Third, work with the financial aid office of the college(s) you’re considering, and start no later than October senior year, Boeckenstedt said. This will help to assure that you meet important deadlines.

I’d also suggest you click on the websites of the colleges that your son or daughter is interested in applying to and then glance at what the financial aid office has posted. You may find a financial aid estimator.

The Roanoke College Financial Aid Office explains that its financial aid program helps families to determine how much financial aid they may receive. “Our goal is to do our best so that no deserving student is denied a quality Roanoke College education because of a lack of funds.”

The site offers information about financial aid calculators, scholarships, state and federal grants, loan locator, loan educator, Virginia tuition assistance program, dates and deadlines, tax benefits, student and parent loan information, payment plan information, and financial aid links.

Roanoke has a link on its site that connects to a financial aid estimator, but if you just want to play with an estimator go to www.finaid.org or www.act.org/fane/ to get a general sense of what college is going to cost.

Most colleges will offer a wealth of information about the financial instruments that are available to you and repayment schedules. Most repayment schedules begin six months after graduation, and for additional assistance, some families choose a Parent Loan for Undergraduate Students (PLUS).  There’s a ton of stuff there, but start looking now, long before your darling young one sends in the first application this fall.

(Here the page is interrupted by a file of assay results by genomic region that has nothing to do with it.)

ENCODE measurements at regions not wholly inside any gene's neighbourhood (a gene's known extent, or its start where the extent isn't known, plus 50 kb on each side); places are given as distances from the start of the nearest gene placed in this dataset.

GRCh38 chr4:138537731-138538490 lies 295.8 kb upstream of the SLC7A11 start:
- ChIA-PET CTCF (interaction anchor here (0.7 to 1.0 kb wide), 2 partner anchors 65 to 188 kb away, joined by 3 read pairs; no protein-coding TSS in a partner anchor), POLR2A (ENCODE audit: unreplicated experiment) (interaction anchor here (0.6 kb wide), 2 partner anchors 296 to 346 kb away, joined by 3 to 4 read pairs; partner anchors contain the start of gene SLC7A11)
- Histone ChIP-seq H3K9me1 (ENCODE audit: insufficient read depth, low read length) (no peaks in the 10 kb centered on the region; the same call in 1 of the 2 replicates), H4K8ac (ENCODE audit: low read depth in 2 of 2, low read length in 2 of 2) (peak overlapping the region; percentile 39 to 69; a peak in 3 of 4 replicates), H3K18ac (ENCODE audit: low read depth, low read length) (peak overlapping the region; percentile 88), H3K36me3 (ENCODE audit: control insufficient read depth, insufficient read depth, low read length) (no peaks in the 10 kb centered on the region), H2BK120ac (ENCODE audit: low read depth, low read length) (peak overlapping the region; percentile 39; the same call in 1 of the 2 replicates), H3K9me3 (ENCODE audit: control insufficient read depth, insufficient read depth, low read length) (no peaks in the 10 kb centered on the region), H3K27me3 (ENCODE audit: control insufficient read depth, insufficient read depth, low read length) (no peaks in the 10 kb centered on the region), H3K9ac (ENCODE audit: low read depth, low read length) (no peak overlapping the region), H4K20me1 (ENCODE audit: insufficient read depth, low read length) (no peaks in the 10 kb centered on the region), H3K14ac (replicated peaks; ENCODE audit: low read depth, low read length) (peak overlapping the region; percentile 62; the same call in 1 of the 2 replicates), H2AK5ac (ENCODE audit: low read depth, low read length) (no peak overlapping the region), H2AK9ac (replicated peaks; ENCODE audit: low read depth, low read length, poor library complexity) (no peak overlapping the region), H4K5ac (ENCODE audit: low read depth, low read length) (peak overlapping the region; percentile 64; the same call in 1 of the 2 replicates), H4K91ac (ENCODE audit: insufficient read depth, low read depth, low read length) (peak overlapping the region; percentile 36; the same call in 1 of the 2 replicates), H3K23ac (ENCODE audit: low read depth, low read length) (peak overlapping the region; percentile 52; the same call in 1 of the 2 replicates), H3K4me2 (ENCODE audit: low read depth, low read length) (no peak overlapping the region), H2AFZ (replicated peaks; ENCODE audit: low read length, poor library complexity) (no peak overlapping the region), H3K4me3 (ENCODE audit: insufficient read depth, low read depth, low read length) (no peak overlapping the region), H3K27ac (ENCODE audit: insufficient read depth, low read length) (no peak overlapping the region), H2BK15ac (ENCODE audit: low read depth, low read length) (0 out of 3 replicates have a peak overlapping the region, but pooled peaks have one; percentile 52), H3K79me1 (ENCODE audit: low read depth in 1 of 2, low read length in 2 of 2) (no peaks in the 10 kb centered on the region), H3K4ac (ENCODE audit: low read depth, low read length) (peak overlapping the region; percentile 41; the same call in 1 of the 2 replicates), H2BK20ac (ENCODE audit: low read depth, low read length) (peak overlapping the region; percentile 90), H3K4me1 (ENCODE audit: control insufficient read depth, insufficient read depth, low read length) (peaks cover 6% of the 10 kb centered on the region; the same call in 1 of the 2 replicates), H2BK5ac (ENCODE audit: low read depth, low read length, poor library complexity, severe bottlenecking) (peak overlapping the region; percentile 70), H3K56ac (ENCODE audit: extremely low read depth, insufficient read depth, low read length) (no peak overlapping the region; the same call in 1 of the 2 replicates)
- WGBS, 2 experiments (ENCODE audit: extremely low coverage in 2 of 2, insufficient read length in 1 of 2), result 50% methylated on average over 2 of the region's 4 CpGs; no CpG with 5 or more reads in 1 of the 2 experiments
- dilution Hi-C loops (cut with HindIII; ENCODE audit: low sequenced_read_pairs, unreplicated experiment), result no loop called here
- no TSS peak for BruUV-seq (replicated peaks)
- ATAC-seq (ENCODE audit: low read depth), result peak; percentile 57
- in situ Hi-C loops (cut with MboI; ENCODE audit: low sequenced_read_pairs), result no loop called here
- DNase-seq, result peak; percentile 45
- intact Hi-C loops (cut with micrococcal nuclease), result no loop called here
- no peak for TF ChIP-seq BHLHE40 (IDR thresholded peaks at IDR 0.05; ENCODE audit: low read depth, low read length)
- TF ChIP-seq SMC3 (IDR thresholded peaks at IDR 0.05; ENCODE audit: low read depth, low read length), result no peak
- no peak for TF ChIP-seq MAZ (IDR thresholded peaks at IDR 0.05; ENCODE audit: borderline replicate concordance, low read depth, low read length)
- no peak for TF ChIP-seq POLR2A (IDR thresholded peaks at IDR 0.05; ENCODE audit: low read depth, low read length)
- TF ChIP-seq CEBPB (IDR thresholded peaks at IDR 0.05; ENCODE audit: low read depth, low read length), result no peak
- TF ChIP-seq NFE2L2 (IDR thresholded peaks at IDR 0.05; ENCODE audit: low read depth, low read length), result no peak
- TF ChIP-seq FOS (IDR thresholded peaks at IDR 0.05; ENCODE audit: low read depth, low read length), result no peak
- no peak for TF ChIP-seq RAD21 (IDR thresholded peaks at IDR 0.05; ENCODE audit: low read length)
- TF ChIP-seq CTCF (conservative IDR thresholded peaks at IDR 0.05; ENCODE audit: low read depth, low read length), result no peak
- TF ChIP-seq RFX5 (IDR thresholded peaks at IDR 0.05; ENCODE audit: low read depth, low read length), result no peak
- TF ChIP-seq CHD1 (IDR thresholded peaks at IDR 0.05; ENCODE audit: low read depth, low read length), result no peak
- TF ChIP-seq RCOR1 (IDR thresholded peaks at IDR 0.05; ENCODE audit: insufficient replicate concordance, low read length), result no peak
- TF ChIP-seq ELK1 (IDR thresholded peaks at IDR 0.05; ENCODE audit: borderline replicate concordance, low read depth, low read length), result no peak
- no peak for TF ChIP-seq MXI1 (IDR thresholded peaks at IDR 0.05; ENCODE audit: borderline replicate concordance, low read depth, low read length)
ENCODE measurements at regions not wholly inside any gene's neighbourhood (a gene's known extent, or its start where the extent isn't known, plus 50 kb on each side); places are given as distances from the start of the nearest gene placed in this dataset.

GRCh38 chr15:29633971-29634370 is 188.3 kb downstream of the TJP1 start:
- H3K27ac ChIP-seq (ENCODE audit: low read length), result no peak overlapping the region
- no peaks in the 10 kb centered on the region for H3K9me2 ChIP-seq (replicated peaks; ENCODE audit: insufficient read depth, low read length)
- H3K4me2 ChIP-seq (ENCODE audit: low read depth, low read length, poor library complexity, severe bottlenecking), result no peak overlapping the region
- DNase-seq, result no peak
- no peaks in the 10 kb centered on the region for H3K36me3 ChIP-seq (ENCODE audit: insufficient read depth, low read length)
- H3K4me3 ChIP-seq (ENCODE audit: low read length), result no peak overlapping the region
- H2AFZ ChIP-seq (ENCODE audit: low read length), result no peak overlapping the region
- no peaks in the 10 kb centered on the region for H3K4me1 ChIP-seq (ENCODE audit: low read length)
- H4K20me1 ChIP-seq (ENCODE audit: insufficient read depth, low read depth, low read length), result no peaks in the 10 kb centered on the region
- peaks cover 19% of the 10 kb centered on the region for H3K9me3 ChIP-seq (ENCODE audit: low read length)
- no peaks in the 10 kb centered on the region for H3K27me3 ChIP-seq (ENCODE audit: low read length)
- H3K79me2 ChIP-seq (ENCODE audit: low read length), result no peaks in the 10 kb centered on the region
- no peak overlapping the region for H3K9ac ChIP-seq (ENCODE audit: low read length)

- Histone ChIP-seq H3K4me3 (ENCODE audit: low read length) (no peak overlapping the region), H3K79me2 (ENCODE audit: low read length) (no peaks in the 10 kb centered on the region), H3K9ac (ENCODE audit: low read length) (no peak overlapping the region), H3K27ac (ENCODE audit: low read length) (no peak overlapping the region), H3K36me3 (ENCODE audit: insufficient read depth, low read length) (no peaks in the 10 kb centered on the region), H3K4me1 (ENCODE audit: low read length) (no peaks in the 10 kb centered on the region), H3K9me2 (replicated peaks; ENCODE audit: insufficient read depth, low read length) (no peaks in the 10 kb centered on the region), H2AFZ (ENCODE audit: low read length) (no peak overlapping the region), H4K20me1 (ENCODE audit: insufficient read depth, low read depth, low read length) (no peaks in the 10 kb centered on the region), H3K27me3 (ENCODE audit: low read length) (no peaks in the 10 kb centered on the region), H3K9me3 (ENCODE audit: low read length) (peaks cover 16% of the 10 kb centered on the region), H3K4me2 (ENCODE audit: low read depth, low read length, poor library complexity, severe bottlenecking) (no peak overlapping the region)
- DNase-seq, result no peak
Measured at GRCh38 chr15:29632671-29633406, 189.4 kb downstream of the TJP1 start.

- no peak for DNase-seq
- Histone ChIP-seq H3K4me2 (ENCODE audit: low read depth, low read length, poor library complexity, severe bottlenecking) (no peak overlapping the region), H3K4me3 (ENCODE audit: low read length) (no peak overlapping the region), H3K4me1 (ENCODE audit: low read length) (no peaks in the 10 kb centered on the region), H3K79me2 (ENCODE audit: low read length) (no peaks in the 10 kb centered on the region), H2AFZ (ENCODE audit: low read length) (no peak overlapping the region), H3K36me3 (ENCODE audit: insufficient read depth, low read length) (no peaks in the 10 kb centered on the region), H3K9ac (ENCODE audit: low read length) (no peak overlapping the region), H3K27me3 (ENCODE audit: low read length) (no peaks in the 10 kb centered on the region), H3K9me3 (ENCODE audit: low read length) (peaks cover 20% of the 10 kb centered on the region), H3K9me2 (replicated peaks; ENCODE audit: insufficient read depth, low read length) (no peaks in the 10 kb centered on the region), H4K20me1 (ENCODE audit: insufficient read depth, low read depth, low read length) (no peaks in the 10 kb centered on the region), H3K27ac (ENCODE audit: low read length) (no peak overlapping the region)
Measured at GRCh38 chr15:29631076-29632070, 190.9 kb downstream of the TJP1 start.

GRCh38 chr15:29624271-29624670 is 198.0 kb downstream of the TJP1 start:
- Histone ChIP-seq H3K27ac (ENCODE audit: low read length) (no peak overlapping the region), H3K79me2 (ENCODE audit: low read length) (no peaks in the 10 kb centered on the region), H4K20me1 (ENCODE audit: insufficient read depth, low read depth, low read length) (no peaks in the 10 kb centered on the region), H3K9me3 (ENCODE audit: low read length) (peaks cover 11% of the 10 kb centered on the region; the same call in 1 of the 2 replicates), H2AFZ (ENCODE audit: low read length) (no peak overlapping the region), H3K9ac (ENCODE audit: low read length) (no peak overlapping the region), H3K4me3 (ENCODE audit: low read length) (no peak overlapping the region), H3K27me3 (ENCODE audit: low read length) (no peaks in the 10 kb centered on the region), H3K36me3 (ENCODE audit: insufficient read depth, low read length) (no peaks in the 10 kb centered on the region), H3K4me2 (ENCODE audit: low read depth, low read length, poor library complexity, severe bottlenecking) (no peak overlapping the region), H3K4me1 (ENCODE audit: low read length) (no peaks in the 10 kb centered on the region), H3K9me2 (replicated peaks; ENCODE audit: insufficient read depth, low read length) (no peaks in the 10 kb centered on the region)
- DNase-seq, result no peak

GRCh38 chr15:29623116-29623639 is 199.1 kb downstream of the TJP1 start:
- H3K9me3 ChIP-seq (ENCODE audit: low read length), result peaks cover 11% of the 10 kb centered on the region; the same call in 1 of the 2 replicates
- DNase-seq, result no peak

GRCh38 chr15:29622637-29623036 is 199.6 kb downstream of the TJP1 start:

We’ll take a quick look at one more financial information center today, because most of us can only take this stuff in small doses. Go to the college that you’re interested in and click on the financial aid office and find the frequently asked questions.

At Boston University’s site I read answers to the following questions: What financial aid will Boston University make available to freshmen for 2004/2005? What would be an average award for a recipient of university grant? What alternative sources of assistance are available to students who are denied university financial aid or who need additional funds? How do I apply for merit awards?

The average BU grant for a 2003/2004 freshman recipient with financial need was approximately $17,700. The average total grant for a BU grant recipient, including federal, state and private funds, was approximately $19,670. Award offers for 2004/2005 recipients went up to $42,300.

So as you can see, the Web is a starting point. From there, you pick up the phone and speak with someone in the financial aid office to get a clear sense of what college is going to cost you. Now’s a good time to make that call, since this is the time of year when financial officers get a chance to come up for air and some fun in the sun.

Sam Rosensohn is the founder of College Planning Partnerships, which offers prep classes for the SAT and helps students to prepare for college and write college essays. He can be reached in Clinton at 860-664-9857 or at sam@satprepct.com